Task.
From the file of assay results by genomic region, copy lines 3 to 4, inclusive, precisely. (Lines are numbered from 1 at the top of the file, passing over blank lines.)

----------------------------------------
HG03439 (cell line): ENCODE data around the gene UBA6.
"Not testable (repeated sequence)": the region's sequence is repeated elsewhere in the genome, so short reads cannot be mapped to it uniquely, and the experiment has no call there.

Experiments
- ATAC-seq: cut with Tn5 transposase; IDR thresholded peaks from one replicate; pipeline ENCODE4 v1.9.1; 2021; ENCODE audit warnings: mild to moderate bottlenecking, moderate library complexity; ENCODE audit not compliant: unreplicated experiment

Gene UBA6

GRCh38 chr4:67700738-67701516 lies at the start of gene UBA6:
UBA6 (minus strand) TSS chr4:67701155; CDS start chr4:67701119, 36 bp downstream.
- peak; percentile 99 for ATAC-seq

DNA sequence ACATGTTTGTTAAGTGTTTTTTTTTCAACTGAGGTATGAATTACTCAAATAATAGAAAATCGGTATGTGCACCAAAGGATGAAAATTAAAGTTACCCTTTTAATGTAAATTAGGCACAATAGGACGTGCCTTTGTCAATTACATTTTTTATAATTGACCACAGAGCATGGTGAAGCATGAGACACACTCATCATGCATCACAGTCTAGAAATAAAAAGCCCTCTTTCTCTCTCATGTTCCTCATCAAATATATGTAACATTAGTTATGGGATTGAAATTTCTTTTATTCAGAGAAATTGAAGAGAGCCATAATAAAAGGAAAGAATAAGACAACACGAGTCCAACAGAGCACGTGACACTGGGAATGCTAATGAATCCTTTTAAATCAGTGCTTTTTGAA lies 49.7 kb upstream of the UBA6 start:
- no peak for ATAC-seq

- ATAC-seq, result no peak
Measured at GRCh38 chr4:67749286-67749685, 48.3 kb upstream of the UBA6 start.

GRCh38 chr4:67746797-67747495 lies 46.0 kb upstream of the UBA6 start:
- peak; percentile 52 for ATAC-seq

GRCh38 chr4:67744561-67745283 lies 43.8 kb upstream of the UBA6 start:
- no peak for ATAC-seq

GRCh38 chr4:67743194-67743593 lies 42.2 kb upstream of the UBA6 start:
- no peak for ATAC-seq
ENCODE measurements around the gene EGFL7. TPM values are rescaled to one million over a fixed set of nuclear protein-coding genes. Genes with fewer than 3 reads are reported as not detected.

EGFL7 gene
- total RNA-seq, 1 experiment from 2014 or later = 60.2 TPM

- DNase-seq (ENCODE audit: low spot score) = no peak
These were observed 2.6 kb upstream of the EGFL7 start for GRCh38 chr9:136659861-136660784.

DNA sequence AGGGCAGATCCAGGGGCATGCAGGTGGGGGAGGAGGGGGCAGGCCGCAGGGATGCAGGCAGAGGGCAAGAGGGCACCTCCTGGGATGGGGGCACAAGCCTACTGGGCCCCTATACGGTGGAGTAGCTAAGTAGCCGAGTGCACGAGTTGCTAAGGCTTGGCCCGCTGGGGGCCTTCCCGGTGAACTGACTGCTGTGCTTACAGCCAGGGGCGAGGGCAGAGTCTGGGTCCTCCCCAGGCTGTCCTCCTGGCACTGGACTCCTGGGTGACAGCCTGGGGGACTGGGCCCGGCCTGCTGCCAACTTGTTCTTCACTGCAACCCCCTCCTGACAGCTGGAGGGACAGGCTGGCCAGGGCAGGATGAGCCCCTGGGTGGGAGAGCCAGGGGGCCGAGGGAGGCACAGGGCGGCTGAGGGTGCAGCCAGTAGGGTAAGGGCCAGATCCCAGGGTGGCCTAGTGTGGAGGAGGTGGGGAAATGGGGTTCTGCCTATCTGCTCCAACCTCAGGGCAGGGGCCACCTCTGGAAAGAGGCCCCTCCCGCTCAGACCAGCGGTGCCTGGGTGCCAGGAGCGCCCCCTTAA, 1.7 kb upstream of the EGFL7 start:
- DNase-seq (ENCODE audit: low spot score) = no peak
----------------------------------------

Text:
Experiments
- ATAC-seq: cut with Tn5 transposase; IDR thresholded peaks from one replicate; pipeline ENCODE4 v1.9.1; 2021; ENCODE audit warnings: mild to moderate bottlenecking, moderate library complexity; ENCODE audit not compliant: unreplicated experiment